In a stunning turn of events, the Oilers did not win the draft lottery for once. But then Puljujarvi — once considered just a slight notch below Auston Matthews — fell to them anyway. So now they add a big, talented playmaker who has the sort of positive attitude that could make him a great locker room guy as well.
That’s a real nice consolation prize to mix in with their impressive crop of skilled young forwards. And since most of Edmonton’s other recent first-rounders are already playing at the NHL level, Puljujarvi immediately becomes the top prospect in the system.
It’s not inconceivable that he could play right away either, so competition for forward spots in this lineup should be intense when camp starts later this month.
BIGGEST CAP HIT
Milan Lucic, Jordan Eberle and Ryan Nugent-Hopkins ($6 million each)
We’ll just focus on Lucic since he’s the new guy. Well, that, and he’s signed until 2023.
Lucic has become a polarizing figure in the hockey community — not because he toes the line with his physical play at times, but because he’s sort of a throwback player in today’s game. He’s not built in the mode of the smaller, speedier forwards that seem to be taking over the NHL in 2016. Instead, he’s a tank.
Of course, that will be even more evident in six years, when the Oilers are still paying him $6 million. Putting that very relevant aspect of his contract aside for a second, it will be interesting to see what he can do for this group right now. Lucic has cracked the 20-goal barrier four times in his career, even hitting 30 back in 2011. If he were to line up alongside McDavid, their contrasting styles could feasibly play off each other and make for an explosive top line. So we’ll focus on that here, instead of worrying about that pesky contract.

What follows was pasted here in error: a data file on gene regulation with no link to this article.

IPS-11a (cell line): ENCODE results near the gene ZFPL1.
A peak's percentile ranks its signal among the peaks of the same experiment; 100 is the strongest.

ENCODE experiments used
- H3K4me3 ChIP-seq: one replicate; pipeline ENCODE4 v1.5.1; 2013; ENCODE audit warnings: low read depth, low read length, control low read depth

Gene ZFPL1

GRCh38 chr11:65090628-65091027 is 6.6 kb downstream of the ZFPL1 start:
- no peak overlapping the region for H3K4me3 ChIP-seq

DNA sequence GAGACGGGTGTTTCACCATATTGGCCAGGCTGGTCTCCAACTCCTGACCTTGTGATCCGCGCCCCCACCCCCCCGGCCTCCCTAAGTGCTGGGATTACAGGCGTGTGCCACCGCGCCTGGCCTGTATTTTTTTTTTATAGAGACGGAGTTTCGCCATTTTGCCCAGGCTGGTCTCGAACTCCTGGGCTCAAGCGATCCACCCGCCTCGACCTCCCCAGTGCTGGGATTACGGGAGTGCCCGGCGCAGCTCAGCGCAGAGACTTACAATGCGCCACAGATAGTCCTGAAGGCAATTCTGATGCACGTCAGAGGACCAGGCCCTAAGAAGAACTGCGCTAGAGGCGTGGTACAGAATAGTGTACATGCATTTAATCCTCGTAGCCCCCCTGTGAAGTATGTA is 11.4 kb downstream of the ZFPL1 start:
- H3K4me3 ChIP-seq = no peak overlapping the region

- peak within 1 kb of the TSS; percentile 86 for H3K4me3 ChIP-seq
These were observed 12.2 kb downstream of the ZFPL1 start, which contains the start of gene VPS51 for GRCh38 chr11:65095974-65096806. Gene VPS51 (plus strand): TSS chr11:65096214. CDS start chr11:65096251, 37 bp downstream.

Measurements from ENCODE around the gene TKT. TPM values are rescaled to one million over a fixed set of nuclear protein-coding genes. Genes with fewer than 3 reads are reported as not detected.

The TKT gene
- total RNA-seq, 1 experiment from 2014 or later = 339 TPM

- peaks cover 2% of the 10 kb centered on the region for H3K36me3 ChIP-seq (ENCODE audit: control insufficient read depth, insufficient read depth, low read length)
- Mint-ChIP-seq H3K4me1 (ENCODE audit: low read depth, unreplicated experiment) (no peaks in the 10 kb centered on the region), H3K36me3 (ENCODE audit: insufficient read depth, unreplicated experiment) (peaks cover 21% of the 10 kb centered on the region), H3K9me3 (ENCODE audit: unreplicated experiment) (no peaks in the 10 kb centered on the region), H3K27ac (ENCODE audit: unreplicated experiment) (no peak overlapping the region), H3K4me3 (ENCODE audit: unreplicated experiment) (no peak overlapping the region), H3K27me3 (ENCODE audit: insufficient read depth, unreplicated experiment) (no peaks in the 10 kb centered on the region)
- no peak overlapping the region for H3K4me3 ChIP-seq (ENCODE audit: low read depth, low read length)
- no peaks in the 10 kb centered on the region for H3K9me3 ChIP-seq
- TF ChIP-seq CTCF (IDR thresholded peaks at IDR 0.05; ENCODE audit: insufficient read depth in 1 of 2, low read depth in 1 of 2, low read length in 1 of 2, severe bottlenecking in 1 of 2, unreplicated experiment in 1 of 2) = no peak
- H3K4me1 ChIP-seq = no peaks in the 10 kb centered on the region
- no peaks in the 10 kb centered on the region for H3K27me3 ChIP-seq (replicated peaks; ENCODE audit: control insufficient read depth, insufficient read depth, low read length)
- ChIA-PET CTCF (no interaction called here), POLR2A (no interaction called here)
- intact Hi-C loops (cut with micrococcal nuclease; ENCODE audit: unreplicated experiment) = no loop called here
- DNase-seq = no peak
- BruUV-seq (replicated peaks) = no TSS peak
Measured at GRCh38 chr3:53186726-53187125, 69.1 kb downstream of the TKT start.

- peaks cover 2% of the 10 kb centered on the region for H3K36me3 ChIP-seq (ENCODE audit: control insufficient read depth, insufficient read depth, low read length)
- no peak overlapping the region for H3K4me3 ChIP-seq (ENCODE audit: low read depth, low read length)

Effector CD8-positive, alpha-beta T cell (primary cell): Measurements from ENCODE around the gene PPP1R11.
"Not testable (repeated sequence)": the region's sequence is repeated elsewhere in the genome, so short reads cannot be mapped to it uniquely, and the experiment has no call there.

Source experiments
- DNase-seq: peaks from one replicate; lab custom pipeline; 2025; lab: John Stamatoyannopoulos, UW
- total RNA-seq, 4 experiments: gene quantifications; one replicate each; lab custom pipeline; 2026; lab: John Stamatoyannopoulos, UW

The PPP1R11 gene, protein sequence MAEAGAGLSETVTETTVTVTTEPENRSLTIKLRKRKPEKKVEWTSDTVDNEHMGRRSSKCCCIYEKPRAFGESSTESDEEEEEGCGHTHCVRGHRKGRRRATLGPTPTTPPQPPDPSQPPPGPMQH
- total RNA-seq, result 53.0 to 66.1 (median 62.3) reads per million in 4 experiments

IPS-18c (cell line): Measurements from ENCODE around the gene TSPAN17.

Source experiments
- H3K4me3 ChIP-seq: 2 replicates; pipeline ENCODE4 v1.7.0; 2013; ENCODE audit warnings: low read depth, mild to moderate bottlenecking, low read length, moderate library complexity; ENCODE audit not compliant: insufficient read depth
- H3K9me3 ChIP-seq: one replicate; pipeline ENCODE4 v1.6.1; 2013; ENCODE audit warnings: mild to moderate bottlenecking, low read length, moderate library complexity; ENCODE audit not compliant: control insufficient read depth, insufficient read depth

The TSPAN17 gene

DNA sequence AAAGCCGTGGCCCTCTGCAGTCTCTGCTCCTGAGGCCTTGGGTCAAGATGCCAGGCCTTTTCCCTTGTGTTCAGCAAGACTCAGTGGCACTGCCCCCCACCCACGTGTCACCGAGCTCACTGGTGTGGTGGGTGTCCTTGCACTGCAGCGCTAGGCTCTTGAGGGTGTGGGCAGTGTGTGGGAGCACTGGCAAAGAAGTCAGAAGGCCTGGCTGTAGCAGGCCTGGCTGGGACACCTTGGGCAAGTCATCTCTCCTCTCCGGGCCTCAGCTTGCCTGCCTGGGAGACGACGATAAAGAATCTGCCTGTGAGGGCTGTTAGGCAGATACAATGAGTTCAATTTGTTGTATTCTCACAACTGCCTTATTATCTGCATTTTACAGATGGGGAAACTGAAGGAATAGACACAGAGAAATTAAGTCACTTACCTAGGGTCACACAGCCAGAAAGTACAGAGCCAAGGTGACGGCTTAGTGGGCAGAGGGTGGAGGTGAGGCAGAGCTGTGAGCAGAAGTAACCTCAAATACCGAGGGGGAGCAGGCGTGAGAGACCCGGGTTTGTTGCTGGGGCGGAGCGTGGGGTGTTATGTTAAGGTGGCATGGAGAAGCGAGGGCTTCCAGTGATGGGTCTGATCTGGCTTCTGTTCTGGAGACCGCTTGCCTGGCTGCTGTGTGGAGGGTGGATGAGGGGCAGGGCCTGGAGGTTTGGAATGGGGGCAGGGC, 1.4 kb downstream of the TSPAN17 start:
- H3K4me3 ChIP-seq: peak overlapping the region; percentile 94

2017 FREE AGENT TO KEEP AN EYE ON
He’s sort of Edmonton’s forgotten No. 1 overall pick — which is bound to happen to someone on the roster when you win that many lotteries.
Yakupov was impressive as a rookie back in 2013, and has shown flashes when playing in the right situations. But he’s never seemed to fully fit in with this organization. Maybe that’s changing with the newer regime, but his eight goals from last season are a reminder that we still haven’t seen his best hockey yet. Perhaps he gets going this year — or maybe he becomes an intriguing trade chip if the right offer comes along.
All he has to do is be perfect to take the fans’ minds off the departure of Taylor Hall. No pressure or anything.
Realistically, if Larsson can block out all the noise and just play his game, he should instantly upgrade the blue line. He’s not a flashy player though, so people are going to scream and yell on the nights when Hall puts up three points in New Jersey and Larsson quietly goes about his business slowing down the opposition in Edmonton.
In the end, it’s really tough to justify trading away a young talent like Hall — particularly without getting an elite guy back. But it’s entirely possible the Oilers end up with a better record this year anyway. And they’ll need Larsson at his best for that to happen.